Maggie Dent has always been an icon for me. Her practical, useful and real advice for raising boys (and more recently girls) has guided my parenting journey so far. Maggie was, as always, an excellent contributor to The Calm, Connected Tweens and Teens Summit last month. Here is my summary;  

Boys are different to girls in many ways.  Scientifically it has been shown that testosterone has to flood the foetus to turn it into a boy, which slows down brain development.  This then leads to boys interpreting the world differently to girls. Baby boys will look at inanimate objects (a light, a mobile) whereas girls will look at a face… this impacts their ability to feel loved and secure leading to vulnerabilities.

Boys require emotional coaching – they channel energies towards anger rather than vulnerable feelings of sadness, fear and discomfort.  They tend to mask and cover these feelings and then when they become a teen boy, emotions intensify, and they are more volatile than necessary without emotional coaching. 

While boys may be tough physically and muscularly stronger than girls, their interior world emotionally is far more vulnerable than a girl.   We still condition girls to think they are not as capable as little boys – at least physically – and then the undertone is that kids need to be tough to deal with stuff… this impacts men later.  They’re not supposed to be stoic – they are meant to experience emotions. 

We need to make emotions safe for our boys.  Yes they need good men to be role models but it’s equally important have a good relationship with their mums. 

The role of dad has changed a lot over recent years – they are much more connected and turning up.  They often need to relearn or unlearn the way they were raised in previous generations.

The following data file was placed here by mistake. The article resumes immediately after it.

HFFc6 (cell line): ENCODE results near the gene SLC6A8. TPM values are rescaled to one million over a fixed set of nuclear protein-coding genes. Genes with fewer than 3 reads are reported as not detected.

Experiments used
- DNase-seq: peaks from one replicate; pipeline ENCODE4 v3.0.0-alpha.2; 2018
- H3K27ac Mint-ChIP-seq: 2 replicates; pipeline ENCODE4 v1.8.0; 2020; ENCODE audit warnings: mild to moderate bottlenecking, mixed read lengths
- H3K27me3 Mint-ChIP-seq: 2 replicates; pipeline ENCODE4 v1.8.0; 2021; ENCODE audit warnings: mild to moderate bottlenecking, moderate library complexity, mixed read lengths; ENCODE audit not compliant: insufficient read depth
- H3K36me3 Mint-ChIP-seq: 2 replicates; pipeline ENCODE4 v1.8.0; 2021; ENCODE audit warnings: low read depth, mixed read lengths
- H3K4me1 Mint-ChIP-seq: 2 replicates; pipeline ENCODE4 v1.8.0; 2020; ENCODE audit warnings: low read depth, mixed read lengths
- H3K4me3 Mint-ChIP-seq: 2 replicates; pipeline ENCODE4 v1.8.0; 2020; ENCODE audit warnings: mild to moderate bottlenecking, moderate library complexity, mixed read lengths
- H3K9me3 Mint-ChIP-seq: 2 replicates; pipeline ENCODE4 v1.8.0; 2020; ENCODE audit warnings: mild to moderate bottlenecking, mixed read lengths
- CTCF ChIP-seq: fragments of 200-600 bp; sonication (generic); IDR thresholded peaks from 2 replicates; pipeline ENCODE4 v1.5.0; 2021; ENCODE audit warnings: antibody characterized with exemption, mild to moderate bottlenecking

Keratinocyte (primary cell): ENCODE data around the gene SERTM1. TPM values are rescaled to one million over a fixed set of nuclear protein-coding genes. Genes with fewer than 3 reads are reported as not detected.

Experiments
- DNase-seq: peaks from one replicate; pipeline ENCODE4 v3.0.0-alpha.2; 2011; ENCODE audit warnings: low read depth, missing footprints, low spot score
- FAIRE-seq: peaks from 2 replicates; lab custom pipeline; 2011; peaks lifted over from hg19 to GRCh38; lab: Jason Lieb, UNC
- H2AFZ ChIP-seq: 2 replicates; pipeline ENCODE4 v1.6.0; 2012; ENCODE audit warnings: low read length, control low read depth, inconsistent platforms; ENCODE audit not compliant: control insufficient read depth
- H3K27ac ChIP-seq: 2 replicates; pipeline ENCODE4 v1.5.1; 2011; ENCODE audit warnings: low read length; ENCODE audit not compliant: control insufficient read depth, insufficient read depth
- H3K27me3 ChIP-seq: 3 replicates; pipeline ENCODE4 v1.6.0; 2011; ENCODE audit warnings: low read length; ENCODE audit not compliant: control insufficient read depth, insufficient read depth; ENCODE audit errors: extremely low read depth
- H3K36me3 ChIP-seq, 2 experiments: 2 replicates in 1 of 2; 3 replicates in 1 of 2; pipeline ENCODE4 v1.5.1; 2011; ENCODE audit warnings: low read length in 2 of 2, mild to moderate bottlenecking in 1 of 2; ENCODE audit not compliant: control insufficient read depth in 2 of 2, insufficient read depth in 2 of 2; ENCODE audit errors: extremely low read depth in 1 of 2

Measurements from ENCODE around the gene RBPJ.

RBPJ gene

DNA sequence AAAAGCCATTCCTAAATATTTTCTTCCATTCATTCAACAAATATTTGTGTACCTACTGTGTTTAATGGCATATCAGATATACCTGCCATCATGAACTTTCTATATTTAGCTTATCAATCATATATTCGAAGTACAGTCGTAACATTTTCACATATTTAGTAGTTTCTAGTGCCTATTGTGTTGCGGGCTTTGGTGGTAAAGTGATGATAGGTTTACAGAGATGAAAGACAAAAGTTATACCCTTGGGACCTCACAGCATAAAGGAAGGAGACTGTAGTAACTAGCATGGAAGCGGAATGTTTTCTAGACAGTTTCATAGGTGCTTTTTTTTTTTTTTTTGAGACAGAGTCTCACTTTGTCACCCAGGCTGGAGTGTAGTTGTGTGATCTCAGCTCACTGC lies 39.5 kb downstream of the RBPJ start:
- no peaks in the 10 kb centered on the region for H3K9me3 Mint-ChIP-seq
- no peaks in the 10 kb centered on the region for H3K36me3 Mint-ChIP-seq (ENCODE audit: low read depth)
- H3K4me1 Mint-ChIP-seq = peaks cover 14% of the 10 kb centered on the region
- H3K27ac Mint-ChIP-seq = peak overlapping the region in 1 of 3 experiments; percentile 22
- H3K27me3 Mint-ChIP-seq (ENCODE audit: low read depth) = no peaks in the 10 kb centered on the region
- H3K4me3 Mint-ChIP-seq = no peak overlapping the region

Behaviour is driven by emotions in the body… in the heat of the moment they can’t process those emotions so it often comes out as anger. They often have no idea what is happening as the amygdala is flooded with cortisol.  Allowing them some time to process is a much better approach. 

Research shows in a female, when the amygdala fires up,  the word centre is next to fire.  Females tend to vent and rant… whereas boys are physical.  If you have a boy that is furious, take him for a walk. Get his body moving because that calms the brain and allows him to be able to talk. 

Interrogation is not the answer!  Teen boys are forgetful and disorganised due to brain pruning (normal!) – he needs movement, fun and warm connectedness not tonnes of words!  

The brain shifts around 15 or 16… there more neurons to help with the prefrontal.  He’s confused… he’s getting in trouble for things he doesn’t know why he’s done… that starts the negative self talk… there’s also physical change… and intensity of emotions.  Maggie’s number one tip – focus on your son’s health and well-being.  Encourage him to eat well – good food and often.  They also can hit periods of uncoordination as their bodies grow, which also impact self esteem. Help boys create positive neurochemicals – shut the door on the messy room and encourage a clean up every now and then… reward the good stuff (ie cleaning the room!) with breakfast together – for connection and fun!

Criticism and nagging makes them feel worse and worse which then channels in to anger and more poor choices.  Remember this is a stage and a phase.  They will not always be like this.  That doesn’t mean not making them do chores and have responsibilities and expectations / boundaries – but sometimes it’s worth letting them slide. 

Teach them this is all normal so they don’t feel it is ‘all just me’ – let them problem solve but help them build the skills. 99% of the time when they muck up – they don’t mean to.  Teach them to be accountable for their actions and try to make things right.

Take note of timing for tricky or meaningful conversations – not when they are just out of bed / ready for bed / hungry or preoccupied!   Tone is also really important to communicate our feelings.  

The most important thing is for the boys to know regardless of what has happened, you still love them. A mum note is really powerful – if something feels too big to talk about – write it down and allow them to process and think about it in their own time.  Save this for the big stuff only!   

Parents need to be brave enough to fail – prove it’s part of being human.  It's part of our role modelling for our kids.

The most important thing for boys to know is there is nothing they can do that will stop you from loving them.  We are stronger than that.